Dont touch my smoker damnit
It appears to me that the smoker to some bee keepers have a symbolic value and if removed part of the self image of being a bee keeper is also removed. I base this on the reactions we get when we are cheaky enough to question the use of smoker and when we suggest that water with fragrance such as anis or bitter almond works equally good we usually are met with a snort or snide comments.
If one google on “smoker” very strange things appear – some seem to believe that the bees are really calmed by smoke but put in all sorts of crap and proudly show that they use rubber bits, leafs, old branches pieces of cloth and so on. Hand on the hear – does anyone really think that it is good for us humans to breeth in all the smoke that the debris creates? Or that it should be good for the bees?
Some claim if you have aggressive bees then you must use the smoker to handle them but we also have killer bees at times and still we dont need the smoker – we just dress up extra carefully, takes acouple of deep breaths and get going. Not fun but it is doable.
Ther is no doubt, however, that the experience of using smoke is really old (1) since the Egyptians used smoke already 3000 years ago. Does smoke work, one might ask and sure enough the bees tries to move away from the smoke and appears to be calm which makes it possible to handle them.
The correct question, however, is not if it works it is whether the smoke is harmful for us and the bees. The answer is YES!
The follow up question is hence if there is an alternative and again the answer is YES!
But lets first see what science have to say and then it is absolutely clear why smoke works and it is equally clear why water with etheral oils also works but without stressing the bees.
Firstly – its a no brainer why smoke is bad for us just google smoke and cancer for example.
But for arguments sake – lets say we only use absolutely harmles things to burn then clearly its ok?
In the Swedish Bee journal (2) there was an article that went through newer research on howbees react to smoke and first of all most people ahve misunderstood the bees reaction to smoke. Many people beleive that the bees think it is a fores fire (correct) go down to eat honey (correct) in order to leave the hive for a new home (incorrect). Its highlyunrealistic that the bees would leave their hive in case of fire since the queen is brooding and cant fly. It takes days to be prepared to fly and if the bees would leave in minutes then the queen will not join and the hive is doomed. Secondly the bees wings are fagile and cant sustain the hot smoke and sparks and they would be destroyed instantly. How bees really react to smoke has been studied on CAPE bees (3) which are closely related to our bees. They will crawl far down in the hive and hide beneath the wax , eat as much honey they can to prepare for a long period of starvation. Our dark bee live in hollow tree trunks which are quite robust to fire and in addition the bees put a coating of propolis as extra protection so the safest place also for them is to stay and try to survive. The 2nd effect, less known, is that the smoke is stopping the bees to detect the pheromones so if one aggressive bees issending out signals to attack the other bees does not detect it.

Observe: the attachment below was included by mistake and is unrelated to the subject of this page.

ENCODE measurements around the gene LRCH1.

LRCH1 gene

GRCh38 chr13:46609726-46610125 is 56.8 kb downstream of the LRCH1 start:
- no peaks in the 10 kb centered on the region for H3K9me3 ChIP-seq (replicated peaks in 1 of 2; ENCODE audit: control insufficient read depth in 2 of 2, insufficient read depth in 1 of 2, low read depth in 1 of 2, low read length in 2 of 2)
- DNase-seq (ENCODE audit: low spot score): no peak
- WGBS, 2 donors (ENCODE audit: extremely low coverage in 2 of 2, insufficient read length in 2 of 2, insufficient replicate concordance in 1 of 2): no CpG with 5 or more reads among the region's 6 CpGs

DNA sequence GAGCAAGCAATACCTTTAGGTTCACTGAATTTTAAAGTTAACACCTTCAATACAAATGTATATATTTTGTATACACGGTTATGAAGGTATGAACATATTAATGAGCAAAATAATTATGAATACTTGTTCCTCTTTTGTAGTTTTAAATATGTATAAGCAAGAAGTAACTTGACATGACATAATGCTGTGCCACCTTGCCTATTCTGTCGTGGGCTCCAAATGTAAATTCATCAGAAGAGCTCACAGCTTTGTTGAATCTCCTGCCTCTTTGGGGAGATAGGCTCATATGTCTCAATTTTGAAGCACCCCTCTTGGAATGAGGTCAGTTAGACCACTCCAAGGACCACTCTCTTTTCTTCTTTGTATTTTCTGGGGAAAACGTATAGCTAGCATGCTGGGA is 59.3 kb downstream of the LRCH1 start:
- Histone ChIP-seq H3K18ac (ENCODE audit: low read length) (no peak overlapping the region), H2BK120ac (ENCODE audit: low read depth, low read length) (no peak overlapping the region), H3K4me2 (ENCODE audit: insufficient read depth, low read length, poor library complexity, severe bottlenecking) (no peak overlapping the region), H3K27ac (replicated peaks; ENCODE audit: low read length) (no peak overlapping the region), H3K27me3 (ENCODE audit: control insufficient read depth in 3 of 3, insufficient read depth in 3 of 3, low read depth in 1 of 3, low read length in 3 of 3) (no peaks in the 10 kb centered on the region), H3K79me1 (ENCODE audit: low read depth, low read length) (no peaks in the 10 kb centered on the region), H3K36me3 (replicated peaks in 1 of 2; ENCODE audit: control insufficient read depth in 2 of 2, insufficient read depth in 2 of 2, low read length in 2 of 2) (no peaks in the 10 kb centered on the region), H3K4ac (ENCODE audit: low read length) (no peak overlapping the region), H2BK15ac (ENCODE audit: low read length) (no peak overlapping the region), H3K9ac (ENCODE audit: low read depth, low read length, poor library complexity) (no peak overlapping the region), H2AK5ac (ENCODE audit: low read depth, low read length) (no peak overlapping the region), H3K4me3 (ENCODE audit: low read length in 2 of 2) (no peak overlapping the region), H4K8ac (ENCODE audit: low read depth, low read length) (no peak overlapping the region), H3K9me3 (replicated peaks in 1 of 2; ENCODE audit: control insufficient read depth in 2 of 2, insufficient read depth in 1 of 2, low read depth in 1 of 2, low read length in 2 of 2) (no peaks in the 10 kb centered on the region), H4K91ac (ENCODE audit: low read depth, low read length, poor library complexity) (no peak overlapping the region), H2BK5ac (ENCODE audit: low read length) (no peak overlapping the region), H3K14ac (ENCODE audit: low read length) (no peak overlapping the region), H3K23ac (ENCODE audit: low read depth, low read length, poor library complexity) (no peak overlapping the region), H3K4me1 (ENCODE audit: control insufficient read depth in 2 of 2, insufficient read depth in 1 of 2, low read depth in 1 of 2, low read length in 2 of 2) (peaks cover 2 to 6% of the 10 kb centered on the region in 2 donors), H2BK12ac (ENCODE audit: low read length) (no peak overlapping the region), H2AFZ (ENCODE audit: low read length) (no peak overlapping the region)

In the bee journal (2) following is written: After they filled up their honey bellies the bees activity is reduced whcih makes they appear to be calm. The bee colony is preparing for a life threating situation with a clear risk to be suffocated ny smoke, burned by the fire or starved to death. Does this sound as a good treatment to our friends or that smoke would give calm and harmonic bees?
If water with some etheric oil is used one get exactly the same effect, the fragrance stops the pheromones in case you squeeze a bee and the water is making them move away to avoid getting wet. The difference is that water is not life threating they just move away with no stress.
Finally hear Bertha the bee’s story: It was awful – the roof blowed away and the bright light stuck in my eyes. Then the smoke, the awful smoke came and clogged my trakees and teared my eyes. I was close to suffocate while a ran down to warn my sisters to get the Queen away. We followed her down and hid as far away as we could but the terrible smoke was everywhere. Many sisters died that day whicle they protected the Queen, but suddnely it was all over. 300 of my sisters died that day – it was awful but we survived.
(2) Bitidningen Maj 2017, sid 19